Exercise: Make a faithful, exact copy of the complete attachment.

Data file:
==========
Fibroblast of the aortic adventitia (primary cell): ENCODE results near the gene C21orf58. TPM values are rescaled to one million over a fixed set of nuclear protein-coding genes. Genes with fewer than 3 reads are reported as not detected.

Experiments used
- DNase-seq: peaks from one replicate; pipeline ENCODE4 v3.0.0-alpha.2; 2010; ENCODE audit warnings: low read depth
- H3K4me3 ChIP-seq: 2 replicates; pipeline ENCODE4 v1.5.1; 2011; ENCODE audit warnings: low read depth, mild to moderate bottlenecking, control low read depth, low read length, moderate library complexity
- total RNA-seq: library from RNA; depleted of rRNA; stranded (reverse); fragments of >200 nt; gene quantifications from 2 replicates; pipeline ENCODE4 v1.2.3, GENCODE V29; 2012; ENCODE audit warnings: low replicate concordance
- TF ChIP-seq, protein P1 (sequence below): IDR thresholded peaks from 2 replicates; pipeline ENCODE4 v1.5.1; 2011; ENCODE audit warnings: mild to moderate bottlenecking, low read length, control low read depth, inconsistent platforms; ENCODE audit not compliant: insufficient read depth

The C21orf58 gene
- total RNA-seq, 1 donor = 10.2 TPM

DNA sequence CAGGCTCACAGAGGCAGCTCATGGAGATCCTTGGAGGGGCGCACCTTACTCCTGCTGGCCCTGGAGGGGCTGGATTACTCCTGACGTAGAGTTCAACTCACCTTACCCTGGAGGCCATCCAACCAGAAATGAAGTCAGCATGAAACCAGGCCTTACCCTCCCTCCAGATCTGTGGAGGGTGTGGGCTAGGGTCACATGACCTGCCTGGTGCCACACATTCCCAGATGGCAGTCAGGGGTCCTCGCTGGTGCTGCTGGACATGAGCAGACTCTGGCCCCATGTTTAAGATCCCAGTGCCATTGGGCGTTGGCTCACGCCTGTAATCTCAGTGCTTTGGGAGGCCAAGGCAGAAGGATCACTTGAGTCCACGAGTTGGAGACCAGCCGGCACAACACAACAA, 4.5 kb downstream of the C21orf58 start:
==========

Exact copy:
Fibroblast of the aortic adventitia (primary cell): ENCODE results near the gene C21orf58. TPM values are rescaled to one million over a fixed set of nuclear protein-coding genes. Genes with fewer than 3 reads are reported as not detected.

Experiments used
- DNase-seq: peaks from one replicate; pipeline ENCODE4 v3.0.0-alpha.2; 2010; ENCODE audit warnings: low read depth
- H3K4me3 ChIP-seq: 2 replicates; pipeline ENCODE4 v1.5.1; 2011; ENCODE audit warnings: low read depth, mild to moderate bottlenecking, control low read depth, low read length, moderate library complexity
- total RNA-seq: library from RNA; depleted of rRNA; stranded (reverse); fragments of >200 nt; gene quantifications from 2 replicates; pipeline ENCODE4 v1.2.3, GENCODE V29; 2012; ENCODE audit warnings: low replicate concordance
- TF ChIP-seq, protein P1 (sequence below): IDR thresholded peaks from 2 replicates; pipeline ENCODE4 v1.5.1; 2011; ENCODE audit warnings: mild to moderate bottlenecking, low read length, control low read depth, inconsistent platforms; ENCODE audit not compliant: insufficient read depth

The C21orf58 gene
- total RNA-seq, 1 donor = 10.2 TPM

DNA sequence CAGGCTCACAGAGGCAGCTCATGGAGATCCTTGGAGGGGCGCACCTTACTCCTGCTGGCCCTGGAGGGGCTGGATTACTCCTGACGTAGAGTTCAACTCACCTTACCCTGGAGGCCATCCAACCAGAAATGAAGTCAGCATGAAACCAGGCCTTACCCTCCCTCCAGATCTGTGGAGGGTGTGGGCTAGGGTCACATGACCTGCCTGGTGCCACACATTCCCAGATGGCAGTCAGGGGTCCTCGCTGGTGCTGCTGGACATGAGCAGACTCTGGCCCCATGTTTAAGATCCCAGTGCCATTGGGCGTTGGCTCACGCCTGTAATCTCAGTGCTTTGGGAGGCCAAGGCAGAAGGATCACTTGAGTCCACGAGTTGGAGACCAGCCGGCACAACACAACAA, 4.5 kb downstream of the C21orf58 start: